Preserved forever!

Friday, May 8, 2015

"Step Outdoors Lehigh Valley"

Step Outdoors Lehigh Valley Presented by Lehigh Valley Zoo May 30-31 10 a.m.-5 p.m. Saturday and 10 a.m.-4 p.m. Sunday SteelStacks, Bethlehem, PA Experience this free family festival focused on all things outdoors. Step Outdoors will feature more than 30 different conservation, outdoors and wildlife groups coming together for two days filled with hands-on activities, presentations and outdoors experiences designed to introduce you to the region’s great outdoor pursuits and the natural world. Enjoy urban hikes, cycling, birding walks, trips to see peregrine falcons at Sands Bethlehem and live animal presentations, plus learn to cast a fly rod, try your hand at archery, sample creative cuisine made with insects, and so much more. For complete details, visit

Tuesday, May 5, 2015


It's what's for dinner:

Tuesday, April 21, 2015

Schedule reminder

This Saturday ( April 25th) will be our annual Stream Clean up.  We will meet in the main parking lot of Illick's Mill park at 9am and work until about noon.  This is a great chance to get things looking nice after the long winter and two opening days.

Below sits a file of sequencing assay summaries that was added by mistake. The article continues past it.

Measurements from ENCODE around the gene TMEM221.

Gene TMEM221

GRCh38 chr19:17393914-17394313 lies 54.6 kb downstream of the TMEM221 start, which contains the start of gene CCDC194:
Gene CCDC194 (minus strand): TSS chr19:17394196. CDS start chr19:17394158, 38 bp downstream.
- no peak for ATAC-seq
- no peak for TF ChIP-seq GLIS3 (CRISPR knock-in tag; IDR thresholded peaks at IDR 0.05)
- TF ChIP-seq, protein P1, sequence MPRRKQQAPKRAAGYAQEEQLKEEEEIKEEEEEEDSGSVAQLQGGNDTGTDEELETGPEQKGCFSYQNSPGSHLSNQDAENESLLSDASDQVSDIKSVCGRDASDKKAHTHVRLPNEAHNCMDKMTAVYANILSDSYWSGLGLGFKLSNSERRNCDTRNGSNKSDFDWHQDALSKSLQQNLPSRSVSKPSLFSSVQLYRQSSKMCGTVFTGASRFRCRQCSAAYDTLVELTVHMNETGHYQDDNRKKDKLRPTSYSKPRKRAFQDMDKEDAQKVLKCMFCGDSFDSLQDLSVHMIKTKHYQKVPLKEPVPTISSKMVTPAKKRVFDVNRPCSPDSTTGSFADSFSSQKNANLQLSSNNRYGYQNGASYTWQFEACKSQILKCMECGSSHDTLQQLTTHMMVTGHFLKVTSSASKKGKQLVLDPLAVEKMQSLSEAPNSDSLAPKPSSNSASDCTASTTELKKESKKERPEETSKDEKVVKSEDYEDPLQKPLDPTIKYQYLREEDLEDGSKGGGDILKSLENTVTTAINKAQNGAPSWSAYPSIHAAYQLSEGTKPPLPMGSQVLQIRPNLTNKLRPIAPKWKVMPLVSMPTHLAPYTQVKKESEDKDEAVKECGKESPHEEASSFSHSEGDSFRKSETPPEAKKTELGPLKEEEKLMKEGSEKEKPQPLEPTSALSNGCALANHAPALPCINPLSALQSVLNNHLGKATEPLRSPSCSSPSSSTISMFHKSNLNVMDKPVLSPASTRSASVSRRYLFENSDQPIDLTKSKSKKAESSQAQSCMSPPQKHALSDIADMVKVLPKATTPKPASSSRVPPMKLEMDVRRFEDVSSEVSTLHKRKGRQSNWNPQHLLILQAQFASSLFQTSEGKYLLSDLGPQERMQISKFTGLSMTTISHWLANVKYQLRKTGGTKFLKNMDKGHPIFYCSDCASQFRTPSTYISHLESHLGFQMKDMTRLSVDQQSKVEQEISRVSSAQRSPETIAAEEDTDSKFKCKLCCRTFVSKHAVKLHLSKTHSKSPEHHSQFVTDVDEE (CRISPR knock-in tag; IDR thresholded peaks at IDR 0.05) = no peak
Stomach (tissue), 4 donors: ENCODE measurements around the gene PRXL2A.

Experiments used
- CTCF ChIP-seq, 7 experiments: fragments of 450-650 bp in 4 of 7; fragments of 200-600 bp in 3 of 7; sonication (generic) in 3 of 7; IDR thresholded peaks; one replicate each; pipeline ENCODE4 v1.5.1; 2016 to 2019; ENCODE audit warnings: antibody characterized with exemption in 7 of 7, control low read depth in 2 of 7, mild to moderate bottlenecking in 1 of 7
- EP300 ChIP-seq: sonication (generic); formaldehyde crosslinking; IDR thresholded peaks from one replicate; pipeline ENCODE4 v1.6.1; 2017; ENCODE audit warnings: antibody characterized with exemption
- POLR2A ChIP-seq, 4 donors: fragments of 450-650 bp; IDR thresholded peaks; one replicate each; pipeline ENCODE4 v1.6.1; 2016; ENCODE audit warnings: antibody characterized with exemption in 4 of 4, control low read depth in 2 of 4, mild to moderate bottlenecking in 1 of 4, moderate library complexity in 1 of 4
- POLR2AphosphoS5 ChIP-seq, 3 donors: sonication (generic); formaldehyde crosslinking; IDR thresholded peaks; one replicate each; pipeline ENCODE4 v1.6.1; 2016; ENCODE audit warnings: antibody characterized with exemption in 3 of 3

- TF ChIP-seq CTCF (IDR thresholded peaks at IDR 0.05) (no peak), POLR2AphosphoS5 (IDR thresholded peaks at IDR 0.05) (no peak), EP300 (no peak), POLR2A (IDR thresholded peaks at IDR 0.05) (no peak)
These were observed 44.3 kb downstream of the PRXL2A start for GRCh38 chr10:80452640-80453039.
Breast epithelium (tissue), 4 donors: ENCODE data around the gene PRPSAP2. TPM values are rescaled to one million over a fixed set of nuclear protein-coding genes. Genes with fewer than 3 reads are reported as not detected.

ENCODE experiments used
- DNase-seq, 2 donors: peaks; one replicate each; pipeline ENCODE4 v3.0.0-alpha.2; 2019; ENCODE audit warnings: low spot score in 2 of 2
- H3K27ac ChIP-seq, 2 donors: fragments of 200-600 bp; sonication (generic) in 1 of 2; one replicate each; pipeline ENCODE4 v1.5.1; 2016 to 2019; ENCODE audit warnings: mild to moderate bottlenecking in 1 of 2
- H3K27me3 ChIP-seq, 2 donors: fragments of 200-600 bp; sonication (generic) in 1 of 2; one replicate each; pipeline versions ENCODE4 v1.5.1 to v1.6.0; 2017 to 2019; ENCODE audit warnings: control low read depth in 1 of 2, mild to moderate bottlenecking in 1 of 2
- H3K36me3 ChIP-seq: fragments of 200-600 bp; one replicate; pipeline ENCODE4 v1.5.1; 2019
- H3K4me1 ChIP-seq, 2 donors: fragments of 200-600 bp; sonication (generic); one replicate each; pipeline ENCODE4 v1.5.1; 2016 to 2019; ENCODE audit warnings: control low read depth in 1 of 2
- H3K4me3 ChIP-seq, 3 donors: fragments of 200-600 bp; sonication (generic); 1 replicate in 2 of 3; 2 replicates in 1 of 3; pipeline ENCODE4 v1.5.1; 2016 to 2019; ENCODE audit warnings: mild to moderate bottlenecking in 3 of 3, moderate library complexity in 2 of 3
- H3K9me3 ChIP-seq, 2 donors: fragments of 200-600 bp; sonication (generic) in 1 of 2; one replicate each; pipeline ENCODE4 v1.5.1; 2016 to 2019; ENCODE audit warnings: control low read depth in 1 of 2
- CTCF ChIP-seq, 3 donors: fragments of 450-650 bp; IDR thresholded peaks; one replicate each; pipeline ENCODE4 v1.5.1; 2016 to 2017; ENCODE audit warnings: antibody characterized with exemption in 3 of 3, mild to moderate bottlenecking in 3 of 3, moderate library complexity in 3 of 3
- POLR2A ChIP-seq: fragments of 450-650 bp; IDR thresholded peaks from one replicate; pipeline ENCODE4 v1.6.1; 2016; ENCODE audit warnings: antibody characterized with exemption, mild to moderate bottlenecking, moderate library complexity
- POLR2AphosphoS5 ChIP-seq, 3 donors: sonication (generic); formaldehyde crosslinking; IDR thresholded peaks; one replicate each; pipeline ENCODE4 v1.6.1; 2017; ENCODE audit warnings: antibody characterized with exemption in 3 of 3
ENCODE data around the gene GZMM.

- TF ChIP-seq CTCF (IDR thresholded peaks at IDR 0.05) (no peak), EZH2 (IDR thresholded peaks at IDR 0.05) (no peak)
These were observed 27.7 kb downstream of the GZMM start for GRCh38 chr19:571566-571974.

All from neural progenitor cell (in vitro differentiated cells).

On  Tuesday  April 28th we will be meeting at the Pavilion in Illick's Mill Park for our first "Bugs and Dogs" event, which will feature an intro to stream bug ID and Hot Dogs.  Join us and bring a small dish to pass if you like.  Meeting will start @ 6pm and will end at dusk at the latest.

Thanks, hope to see you there.

Friday, March 27, 2015

Film Tour a HUGE success

A gigantic "Thank you!" to everyone that came out and supported the Fly Fishing Film Tour Event this past Wednesday.  To say it was a success would be an understatement, as we SOLD OUT the 200 seat theater on our first try at having the Film Tour here.  I think this just goes to show that there is a ton of passion for fishing and fly fishing in the Lehigh Valley.  A special thanks to the good people at ArtsQuest, and to our guest fly tier Jerry Hadden. Without their help, this would not have been possible, and they did a great job of making the event run smoothly and professionally.  Thanks again for coming out and thanks to everyone who helped make this a huge success.

-Monocacy Chapter TU